By Makereta Komai in
for Climate Pasifika Bonn, Germany
01 June 2010
Bonn, Germany --- Australia is one of the first countries to make available short term climate change funding, as promised by industrialised nations in . Copenhagen
The first tranche of $355.4 million was announced in
Tuesday at the beginning of the climate change talks. Bonn
Of these funds, $178 million will go towards international climate change adaptation, targeting Least Developed Countries (LDCs) and Small Island Developing States (SIDS), which have limited capacity to adapt to the adverse impact of climate change.
Another $9 million will go towards the replenishment of the Least Developed Countries Fund (LDCF), a financing mechanism set up under the United Nations Convention on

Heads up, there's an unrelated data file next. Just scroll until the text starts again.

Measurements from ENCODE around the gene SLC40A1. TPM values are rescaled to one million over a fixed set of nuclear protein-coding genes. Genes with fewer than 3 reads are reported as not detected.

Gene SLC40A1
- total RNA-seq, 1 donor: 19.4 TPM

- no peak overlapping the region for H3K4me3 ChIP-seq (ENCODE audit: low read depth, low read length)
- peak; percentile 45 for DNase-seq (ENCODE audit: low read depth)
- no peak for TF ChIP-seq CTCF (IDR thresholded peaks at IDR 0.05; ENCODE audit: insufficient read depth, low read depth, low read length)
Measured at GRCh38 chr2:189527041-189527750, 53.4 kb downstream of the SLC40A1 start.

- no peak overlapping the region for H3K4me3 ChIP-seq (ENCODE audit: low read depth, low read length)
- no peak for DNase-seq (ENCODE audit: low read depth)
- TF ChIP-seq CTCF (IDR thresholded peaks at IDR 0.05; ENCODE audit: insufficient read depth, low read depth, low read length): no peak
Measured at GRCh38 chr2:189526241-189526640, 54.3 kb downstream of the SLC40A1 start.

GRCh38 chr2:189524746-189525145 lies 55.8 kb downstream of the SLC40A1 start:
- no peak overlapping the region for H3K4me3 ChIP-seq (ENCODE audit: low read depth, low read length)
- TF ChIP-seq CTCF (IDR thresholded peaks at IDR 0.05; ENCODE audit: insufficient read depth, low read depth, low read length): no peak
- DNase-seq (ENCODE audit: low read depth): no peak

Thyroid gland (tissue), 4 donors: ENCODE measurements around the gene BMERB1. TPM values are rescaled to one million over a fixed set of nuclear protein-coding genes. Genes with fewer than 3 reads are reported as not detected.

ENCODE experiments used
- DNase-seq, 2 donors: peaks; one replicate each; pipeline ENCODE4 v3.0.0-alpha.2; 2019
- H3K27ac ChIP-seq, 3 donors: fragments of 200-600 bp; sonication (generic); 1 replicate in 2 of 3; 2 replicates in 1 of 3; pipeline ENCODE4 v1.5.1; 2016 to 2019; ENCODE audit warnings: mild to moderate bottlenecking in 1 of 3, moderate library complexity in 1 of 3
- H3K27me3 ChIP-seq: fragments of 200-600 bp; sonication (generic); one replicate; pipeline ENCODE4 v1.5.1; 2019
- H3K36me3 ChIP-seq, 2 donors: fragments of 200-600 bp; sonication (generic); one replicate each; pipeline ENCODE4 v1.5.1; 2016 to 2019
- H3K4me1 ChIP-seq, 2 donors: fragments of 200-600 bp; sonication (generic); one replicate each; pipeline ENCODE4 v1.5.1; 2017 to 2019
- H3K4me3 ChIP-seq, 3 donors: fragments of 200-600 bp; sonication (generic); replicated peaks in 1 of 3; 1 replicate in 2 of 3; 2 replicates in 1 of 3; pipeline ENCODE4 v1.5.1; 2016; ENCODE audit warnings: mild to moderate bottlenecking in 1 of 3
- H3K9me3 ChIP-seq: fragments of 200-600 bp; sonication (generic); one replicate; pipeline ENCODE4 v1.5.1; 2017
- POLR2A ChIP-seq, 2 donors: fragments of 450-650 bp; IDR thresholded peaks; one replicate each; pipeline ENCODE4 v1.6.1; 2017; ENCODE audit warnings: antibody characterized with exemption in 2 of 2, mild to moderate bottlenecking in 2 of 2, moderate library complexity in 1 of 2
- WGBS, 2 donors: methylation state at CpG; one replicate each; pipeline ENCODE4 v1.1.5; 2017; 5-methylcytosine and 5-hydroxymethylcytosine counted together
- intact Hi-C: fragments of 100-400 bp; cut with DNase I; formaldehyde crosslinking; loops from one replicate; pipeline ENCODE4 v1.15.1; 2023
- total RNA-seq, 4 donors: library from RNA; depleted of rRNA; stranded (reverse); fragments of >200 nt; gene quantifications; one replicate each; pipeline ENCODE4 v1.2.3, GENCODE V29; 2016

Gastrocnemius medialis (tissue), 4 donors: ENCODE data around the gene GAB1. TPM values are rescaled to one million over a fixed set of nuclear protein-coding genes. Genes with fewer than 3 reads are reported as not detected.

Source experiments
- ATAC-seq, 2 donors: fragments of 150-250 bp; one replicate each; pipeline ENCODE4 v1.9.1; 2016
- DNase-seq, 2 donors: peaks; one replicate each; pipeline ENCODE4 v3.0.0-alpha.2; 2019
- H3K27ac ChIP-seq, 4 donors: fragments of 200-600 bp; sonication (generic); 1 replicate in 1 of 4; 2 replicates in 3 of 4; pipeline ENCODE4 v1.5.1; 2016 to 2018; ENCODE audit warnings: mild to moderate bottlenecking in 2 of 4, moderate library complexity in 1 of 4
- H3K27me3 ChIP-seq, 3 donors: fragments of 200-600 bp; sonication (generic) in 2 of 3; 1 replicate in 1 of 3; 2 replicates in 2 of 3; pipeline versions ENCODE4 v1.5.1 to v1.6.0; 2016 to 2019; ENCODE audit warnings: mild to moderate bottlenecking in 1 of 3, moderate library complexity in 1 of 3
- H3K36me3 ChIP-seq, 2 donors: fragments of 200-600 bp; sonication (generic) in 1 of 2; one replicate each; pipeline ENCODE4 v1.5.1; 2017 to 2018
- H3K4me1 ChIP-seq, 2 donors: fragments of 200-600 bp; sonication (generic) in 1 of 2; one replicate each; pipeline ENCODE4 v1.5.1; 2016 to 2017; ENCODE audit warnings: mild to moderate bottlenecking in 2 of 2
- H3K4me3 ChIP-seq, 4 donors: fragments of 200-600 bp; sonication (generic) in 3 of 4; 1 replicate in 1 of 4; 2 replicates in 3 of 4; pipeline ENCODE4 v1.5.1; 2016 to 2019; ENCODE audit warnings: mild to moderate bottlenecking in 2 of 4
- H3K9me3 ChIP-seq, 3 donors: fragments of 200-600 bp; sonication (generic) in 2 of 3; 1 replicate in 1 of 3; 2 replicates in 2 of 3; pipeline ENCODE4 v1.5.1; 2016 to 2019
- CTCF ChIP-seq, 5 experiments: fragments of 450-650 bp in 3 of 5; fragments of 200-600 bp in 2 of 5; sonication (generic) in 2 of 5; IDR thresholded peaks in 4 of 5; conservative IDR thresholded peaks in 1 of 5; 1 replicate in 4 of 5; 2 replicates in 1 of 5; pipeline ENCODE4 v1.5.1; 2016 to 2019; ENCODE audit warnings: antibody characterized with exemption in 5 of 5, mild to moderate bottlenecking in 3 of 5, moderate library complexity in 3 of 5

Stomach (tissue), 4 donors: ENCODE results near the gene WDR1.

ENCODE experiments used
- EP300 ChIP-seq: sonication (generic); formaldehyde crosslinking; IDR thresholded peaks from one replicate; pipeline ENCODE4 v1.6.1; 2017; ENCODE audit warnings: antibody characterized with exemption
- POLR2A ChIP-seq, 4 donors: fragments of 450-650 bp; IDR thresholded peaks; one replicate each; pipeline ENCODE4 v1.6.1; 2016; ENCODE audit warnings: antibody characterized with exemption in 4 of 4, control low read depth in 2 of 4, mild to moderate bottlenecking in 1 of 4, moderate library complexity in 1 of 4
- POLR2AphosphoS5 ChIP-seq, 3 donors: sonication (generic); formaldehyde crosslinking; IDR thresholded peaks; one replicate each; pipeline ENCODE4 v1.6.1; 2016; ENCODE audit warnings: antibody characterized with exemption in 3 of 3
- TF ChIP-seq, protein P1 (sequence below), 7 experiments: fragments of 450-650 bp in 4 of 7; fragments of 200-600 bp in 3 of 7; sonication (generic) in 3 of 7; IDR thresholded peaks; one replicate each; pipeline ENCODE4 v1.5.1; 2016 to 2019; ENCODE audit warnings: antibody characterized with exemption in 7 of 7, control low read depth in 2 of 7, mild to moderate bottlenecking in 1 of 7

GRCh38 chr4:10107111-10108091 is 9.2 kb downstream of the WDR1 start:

Climate Change (UNFCC).
announced an allocation of $375 million in 2010 to Climate Investment Fund and a further $50 million for the replenishment of the LDC Fund. In the 2011 budget, it has set aside $1.4 billion, a 40 percent increase in additional funding to climate change. United States
“Contributors to the fast track funds should be sincere and not just change the label of the funds to fulfil the pledge made in
Developed nations promised to deploy US$30 billion in short term financing from 2010-2012 to kick-start climate change action in developing countries.
“These funds are indeed important for the survival of small island developing states, as explained to us by the representative of
, on behalf of small island states,” pleaded a Chinese official in his intervention on the chair’s proposed text. Grenada
Despite the flow of kick-start funds for climate change, there is still no clear guideline on who is to manage and disburse the funds.